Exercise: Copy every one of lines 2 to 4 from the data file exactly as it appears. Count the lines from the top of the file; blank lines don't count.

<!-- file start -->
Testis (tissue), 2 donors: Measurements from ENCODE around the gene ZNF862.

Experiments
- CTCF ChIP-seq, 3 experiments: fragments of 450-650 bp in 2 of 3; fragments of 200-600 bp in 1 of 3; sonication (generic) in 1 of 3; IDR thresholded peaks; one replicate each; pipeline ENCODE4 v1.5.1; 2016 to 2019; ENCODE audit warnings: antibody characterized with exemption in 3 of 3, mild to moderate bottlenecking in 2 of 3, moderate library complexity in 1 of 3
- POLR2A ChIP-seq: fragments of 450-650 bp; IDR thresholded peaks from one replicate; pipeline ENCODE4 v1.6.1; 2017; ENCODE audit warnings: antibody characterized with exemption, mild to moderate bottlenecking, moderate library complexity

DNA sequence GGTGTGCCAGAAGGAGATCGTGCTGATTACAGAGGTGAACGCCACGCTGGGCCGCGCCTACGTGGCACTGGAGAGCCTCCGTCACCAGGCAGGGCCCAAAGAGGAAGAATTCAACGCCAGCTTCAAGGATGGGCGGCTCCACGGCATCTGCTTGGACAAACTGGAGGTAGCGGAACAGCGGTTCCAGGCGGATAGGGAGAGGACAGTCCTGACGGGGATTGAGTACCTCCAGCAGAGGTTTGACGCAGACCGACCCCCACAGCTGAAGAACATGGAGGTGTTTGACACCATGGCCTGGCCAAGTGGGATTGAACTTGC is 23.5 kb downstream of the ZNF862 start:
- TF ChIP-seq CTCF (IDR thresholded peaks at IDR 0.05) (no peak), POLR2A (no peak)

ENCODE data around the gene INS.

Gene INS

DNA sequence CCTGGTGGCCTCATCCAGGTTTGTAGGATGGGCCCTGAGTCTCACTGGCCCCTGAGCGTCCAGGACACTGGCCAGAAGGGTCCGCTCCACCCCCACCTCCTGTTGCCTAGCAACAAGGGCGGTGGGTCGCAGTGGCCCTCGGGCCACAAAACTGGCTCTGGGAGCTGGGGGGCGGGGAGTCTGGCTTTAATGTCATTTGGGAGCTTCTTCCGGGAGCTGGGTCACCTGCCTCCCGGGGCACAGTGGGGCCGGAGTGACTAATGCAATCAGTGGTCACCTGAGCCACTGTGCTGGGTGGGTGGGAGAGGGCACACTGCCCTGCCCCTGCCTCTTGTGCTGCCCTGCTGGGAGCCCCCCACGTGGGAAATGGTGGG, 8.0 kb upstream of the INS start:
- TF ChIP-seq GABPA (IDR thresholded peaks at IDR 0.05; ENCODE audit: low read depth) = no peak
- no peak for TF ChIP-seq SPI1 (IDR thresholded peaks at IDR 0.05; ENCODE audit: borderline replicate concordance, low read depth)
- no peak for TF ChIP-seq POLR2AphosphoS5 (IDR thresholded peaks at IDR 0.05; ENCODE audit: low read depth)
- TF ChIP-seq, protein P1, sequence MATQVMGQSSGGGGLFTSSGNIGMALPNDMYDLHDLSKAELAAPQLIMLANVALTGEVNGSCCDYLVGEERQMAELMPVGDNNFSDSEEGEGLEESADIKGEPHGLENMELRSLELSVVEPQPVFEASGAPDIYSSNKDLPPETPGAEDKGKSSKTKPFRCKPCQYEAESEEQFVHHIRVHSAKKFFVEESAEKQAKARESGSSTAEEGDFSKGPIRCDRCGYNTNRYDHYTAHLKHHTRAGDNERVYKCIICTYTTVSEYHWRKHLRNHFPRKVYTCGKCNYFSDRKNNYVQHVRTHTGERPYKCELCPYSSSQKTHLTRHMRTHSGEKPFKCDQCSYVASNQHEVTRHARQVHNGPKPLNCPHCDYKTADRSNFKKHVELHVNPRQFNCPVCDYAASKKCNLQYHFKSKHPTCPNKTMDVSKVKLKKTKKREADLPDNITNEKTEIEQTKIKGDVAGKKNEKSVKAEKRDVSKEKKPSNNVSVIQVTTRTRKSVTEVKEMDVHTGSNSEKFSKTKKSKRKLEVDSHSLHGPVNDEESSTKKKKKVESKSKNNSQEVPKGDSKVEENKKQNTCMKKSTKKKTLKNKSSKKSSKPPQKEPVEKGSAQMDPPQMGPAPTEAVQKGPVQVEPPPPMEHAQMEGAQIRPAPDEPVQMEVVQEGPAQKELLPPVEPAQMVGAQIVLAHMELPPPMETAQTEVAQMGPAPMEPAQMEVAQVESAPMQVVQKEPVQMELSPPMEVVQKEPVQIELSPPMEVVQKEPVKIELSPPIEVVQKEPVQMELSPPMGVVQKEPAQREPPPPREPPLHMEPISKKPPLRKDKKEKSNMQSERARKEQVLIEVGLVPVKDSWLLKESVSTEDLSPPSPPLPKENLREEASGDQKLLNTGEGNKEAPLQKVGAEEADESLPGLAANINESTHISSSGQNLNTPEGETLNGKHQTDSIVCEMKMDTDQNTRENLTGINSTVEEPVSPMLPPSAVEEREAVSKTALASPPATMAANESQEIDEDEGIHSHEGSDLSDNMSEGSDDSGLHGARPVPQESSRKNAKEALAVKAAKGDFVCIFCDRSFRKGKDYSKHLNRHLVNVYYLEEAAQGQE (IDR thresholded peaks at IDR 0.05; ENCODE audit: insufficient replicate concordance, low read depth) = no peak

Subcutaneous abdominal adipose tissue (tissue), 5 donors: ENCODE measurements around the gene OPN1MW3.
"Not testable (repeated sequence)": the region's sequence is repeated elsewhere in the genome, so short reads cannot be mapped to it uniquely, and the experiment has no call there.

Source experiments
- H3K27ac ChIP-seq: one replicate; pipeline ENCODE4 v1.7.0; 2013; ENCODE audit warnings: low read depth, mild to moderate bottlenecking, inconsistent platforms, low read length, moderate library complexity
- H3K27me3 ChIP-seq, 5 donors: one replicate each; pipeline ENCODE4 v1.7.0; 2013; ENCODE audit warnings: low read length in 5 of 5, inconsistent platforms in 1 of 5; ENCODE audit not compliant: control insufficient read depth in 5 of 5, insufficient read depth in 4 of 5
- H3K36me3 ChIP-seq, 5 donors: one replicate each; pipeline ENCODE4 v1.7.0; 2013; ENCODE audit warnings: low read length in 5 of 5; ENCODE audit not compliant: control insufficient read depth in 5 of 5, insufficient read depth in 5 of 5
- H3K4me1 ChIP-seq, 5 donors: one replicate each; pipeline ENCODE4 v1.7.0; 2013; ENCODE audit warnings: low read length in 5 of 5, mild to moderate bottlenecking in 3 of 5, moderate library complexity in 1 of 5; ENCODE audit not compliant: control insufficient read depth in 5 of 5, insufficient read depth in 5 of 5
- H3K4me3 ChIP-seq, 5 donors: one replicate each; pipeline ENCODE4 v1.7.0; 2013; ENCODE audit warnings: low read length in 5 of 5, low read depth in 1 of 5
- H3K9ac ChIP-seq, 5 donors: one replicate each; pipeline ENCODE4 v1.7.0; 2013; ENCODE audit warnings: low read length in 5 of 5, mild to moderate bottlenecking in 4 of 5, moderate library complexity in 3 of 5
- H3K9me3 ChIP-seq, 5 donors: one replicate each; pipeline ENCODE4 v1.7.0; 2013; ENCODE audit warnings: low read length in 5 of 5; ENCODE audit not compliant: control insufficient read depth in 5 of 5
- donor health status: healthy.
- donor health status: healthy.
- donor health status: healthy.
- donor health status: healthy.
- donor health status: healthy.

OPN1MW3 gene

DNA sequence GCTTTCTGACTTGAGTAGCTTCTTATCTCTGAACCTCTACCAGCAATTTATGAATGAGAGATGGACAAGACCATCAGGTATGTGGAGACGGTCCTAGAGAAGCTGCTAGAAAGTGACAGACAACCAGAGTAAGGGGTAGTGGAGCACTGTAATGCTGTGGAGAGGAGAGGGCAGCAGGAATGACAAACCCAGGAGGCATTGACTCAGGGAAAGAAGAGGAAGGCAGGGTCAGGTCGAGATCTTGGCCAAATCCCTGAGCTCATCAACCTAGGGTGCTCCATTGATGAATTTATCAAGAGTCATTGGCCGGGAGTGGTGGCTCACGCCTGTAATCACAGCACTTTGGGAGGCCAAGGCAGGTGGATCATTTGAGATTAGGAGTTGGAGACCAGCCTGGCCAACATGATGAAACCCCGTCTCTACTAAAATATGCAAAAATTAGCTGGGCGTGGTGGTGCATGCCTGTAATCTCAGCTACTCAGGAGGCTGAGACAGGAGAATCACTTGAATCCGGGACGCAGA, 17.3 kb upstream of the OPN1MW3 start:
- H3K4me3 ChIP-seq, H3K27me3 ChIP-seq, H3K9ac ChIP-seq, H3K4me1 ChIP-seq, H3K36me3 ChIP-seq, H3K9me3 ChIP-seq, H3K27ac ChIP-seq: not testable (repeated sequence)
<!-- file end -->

Experiments
- CTCF ChIP-seq, 3 experiments: fragments of 450-650 bp in 2 of 3; fragments of 200-600 bp in 1 of 3; sonication (generic) in 1 of 3; IDR thresholded peaks; one replicate each; pipeline ENCODE4 v1.5.1; 2016 to 2019; ENCODE audit warnings: antibody characterized with exemption in 3 of 3, mild to moderate bottlenecking in 2 of 3, moderate library complexity in 1 of 3
- POLR2A ChIP-seq: fragments of 450-650 bp; IDR thresholded peaks from one replicate; pipeline ENCODE4 v1.6.1; 2017; ENCODE audit warnings: antibody characterized with exemption, mild to moderate bottlenecking, moderate library complexity